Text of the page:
Diabetes Free SC
Diabetes Free SC (DFSC) is a long-term commitment to reduce health care disparities and improve the health status of all South Carolinians affected by diabetes.
Diabetes Free SC Continues Mission With New Funded Initiatives
Diabetes Free SC (DFSC) is expanding its efforts to eliminate diabetes in our state with three new funded initiatives. DFSC is a long-term solution to address health care gaps and reduce diabetes in South Carolina. The initiative does this through three primary strategies: preventing diabetes and its complications in adults; reducing the risk of lifelong diabetes in children; and improving pregnancy outcomes in women with diabetes. The newest initiatives funded by DFSC will focus on adult nutrition, children’s wellness and women’s health.
Reducing Diabetes in South Carolina
More than half of all adults in South Carolina have diabetes or prediabetes. About 120,000 are unaware they have the disease, according to the American Diabetes Association®. Each year, 26,000 South Carolinians are diagnosed with the disease. In 2022, Diabetes Free SC supported multiple new initiatives aimed at reducing diabetes in South Carolina.
- Improving Surgery Outcomes for People with Diabetes
- Diabetes Free SC Expands Efforts with 2 New Funded Programs
- Supporting Affordable Access to Healthy Foods
- Getting a Head Start on Health With Upstream Intervention
- Preventing Diabetes and Improving Birth Outcomes
- Diabetes Free Aspires to Help Students Develop Lifelong Healthy Habits
- Diabetes Free SC Takes Aim at Health Inequities
- Food Insecurity & Diabetes: Access to Healthy Foods is Crucial to Managing Diabetes
- 8 Common Care Practices to Manage Diabetes
- BlueCross Initiative Aims to Reduce Diabetes in SC
- 7 Questions With the American Diabetes Association in South Carolina
- 9 Tips for Finding a Healthier Life with Diabetes
Diabetes Free SC Focuses on Women's Health With New Initiative
Diabetes Free SC (DFSC) aims to reduce diabetes and its complications in South Carolina. It is developing an innovative program that helps young women with diabetes take control of their health. The Women’s Health Initiative promotes wellness among women with diabetes and those who are at risk of developing the disease.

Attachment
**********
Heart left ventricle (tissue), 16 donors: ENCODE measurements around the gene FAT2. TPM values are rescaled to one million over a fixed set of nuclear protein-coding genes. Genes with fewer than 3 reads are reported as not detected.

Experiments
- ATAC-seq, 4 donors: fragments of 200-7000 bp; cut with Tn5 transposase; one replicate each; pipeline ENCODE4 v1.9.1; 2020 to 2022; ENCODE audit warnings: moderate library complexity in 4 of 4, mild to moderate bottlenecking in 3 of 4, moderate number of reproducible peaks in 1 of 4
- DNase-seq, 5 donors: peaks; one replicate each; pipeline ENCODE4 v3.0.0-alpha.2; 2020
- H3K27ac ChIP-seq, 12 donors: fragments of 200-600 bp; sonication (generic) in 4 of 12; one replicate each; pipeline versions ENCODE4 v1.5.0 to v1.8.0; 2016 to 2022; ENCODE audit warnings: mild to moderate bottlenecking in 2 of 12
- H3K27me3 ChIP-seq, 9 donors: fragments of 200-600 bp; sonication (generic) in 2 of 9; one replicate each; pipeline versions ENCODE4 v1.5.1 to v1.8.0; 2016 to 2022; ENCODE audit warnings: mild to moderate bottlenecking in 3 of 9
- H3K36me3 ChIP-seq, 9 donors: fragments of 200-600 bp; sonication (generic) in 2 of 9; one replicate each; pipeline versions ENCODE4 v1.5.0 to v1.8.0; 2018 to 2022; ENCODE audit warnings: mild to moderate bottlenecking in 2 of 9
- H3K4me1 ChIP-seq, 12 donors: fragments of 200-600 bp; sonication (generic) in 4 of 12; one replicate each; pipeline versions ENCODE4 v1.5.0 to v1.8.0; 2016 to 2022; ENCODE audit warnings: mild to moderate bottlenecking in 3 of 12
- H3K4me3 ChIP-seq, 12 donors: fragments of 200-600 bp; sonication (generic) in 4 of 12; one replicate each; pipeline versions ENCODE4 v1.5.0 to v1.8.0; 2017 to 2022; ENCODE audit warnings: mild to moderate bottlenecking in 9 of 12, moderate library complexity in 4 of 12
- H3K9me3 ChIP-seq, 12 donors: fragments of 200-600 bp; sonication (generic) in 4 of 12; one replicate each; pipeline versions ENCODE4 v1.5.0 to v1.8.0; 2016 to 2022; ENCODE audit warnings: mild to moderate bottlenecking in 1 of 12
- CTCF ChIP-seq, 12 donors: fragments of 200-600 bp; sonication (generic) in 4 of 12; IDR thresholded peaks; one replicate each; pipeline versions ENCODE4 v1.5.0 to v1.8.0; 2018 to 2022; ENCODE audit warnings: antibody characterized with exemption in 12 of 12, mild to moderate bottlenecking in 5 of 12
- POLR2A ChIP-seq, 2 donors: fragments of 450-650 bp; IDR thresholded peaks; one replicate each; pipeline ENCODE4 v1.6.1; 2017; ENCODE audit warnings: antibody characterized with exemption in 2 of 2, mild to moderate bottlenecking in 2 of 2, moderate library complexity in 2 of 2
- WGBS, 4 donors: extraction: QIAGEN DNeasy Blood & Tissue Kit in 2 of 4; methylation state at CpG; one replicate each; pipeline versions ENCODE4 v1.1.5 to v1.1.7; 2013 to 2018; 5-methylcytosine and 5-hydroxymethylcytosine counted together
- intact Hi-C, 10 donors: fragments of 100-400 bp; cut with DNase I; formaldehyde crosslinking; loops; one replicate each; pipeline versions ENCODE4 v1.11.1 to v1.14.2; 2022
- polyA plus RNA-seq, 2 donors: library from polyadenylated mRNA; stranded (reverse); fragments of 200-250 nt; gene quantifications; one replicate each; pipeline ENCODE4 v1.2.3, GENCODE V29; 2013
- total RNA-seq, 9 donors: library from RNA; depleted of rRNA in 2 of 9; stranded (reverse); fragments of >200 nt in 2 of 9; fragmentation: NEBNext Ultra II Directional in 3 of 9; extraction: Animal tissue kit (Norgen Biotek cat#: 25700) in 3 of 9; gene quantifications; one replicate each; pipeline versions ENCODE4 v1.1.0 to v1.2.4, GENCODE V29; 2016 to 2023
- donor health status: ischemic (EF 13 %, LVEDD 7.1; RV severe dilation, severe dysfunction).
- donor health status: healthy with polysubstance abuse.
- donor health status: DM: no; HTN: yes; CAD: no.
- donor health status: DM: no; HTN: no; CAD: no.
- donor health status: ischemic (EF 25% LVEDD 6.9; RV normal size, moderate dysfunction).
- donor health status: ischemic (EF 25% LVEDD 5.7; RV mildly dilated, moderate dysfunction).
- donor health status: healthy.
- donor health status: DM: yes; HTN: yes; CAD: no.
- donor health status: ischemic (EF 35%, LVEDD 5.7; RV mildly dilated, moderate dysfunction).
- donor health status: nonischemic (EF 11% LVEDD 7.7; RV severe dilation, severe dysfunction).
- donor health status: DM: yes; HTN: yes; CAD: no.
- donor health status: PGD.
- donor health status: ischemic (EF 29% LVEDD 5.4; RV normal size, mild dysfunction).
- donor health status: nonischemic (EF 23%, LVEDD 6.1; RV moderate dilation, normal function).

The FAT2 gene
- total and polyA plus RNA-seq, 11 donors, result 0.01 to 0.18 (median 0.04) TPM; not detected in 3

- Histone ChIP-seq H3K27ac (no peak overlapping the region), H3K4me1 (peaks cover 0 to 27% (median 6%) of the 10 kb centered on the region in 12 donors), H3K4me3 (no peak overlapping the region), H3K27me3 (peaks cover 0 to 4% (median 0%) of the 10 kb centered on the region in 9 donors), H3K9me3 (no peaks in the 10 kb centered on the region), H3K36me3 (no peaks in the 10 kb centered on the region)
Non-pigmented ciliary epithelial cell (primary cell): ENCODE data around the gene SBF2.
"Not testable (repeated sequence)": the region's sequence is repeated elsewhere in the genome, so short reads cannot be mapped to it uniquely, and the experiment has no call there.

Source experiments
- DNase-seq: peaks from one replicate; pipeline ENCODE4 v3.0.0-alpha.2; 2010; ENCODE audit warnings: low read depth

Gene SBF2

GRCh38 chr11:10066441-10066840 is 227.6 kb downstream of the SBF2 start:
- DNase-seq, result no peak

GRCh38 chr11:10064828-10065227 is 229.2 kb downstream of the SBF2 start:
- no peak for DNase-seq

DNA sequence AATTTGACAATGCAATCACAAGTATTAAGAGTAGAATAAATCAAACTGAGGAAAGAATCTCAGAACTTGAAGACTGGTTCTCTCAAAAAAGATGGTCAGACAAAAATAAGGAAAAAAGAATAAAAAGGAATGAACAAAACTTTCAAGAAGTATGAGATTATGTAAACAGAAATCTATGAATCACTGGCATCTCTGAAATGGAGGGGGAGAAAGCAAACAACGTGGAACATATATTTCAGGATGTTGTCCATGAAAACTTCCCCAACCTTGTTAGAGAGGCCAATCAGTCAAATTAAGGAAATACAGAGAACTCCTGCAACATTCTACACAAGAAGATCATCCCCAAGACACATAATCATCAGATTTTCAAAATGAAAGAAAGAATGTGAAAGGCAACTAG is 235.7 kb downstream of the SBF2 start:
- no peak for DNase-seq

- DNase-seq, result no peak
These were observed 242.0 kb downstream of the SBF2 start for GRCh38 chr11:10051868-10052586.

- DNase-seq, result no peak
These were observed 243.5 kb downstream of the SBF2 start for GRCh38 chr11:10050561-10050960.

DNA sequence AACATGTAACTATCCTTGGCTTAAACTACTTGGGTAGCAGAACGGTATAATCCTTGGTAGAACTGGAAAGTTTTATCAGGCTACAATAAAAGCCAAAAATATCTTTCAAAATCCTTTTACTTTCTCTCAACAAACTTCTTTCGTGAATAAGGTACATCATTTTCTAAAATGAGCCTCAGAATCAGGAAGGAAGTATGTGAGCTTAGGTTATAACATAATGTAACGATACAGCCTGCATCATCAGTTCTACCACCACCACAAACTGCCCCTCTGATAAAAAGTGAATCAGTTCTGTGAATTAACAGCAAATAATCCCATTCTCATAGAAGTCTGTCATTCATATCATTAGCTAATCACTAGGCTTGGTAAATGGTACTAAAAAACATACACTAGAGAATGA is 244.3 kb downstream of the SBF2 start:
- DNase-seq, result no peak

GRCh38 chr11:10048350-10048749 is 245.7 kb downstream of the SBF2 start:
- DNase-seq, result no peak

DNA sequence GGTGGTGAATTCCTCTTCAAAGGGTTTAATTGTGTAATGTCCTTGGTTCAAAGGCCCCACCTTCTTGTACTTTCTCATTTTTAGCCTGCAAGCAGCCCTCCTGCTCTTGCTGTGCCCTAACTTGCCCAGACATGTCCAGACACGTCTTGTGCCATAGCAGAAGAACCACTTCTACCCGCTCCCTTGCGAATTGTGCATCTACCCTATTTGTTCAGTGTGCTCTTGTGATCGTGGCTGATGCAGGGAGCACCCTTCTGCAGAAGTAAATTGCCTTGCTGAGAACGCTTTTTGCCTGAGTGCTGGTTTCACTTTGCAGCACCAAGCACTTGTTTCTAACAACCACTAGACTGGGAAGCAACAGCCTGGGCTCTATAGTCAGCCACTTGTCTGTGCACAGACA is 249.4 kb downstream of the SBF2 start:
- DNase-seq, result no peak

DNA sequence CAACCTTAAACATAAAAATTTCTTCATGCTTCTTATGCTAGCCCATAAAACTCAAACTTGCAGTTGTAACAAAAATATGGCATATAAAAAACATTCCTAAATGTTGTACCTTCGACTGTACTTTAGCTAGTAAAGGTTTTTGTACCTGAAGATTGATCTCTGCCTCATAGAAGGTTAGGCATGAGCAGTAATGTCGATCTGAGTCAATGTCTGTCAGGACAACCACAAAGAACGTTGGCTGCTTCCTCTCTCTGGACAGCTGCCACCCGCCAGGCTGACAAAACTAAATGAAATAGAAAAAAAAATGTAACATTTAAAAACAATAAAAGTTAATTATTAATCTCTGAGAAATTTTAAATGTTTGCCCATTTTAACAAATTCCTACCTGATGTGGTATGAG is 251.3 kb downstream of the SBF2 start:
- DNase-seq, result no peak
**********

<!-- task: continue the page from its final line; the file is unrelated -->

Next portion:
Investing in Community Health To Prevent Diabetes
Our communities play a key role in our daily lives. The people we meet every day influence our decisions, even our health-related decisions. Community health workers (CHWs) have become a vital part of how people seek and receive care. Diabetes Free SC (DFSC) recognizes the crucial role CHWs play in the health of a community. In August 2021, DFSC announced the Community Health Worker project as a new funded program to help reduce diabetes and its complications among South Carolinians.
Prenatal Programs Put Moms in Control of Diabetes
Diabetes Free SC (DFSC) launched Management of Maternal (MOMs) programs in 2020. These efforts are part of a long-term commitment to improve the health of all South Carolinians. The MOMs programs accomplish this by improving pregnancy outcomes for women with diabetes.
Screening for Diabetes in Dental Clinics
DFSC is working with two federally qualified health centers in South Carolina to increase access to screenings: Affinity Health Center in Rock Hill, and Fetter Health Care Network in Charleston. These centers provide high-quality, comprehensive care and a wide array of support services, including dental care
Staying Healthy During the Back-to-School Rush
Diabetes Free SC (DFSC) is supporting two complementary organizations that focus on school-based wellness: the Alliance for a Healthier Generation and the Medical University of South Carolina (MUSC) Boeing Center for Children’s Wellness. Both organizations work with schools and school districts across our state to ensure our schools are the healthiest places they can be — for students, staff, families and communities. In the back-to-school spirit, DFSC offers some of its favorite tips to make sure your family stays healthy during this busy time of year.
The Link Between Nutrition Insecurity and Diabetes
Healthy eating is vital to prevent and manage diabetes. Limited access to affordable, healthy foods can increase the likelihood of poor health outcomes from the disease.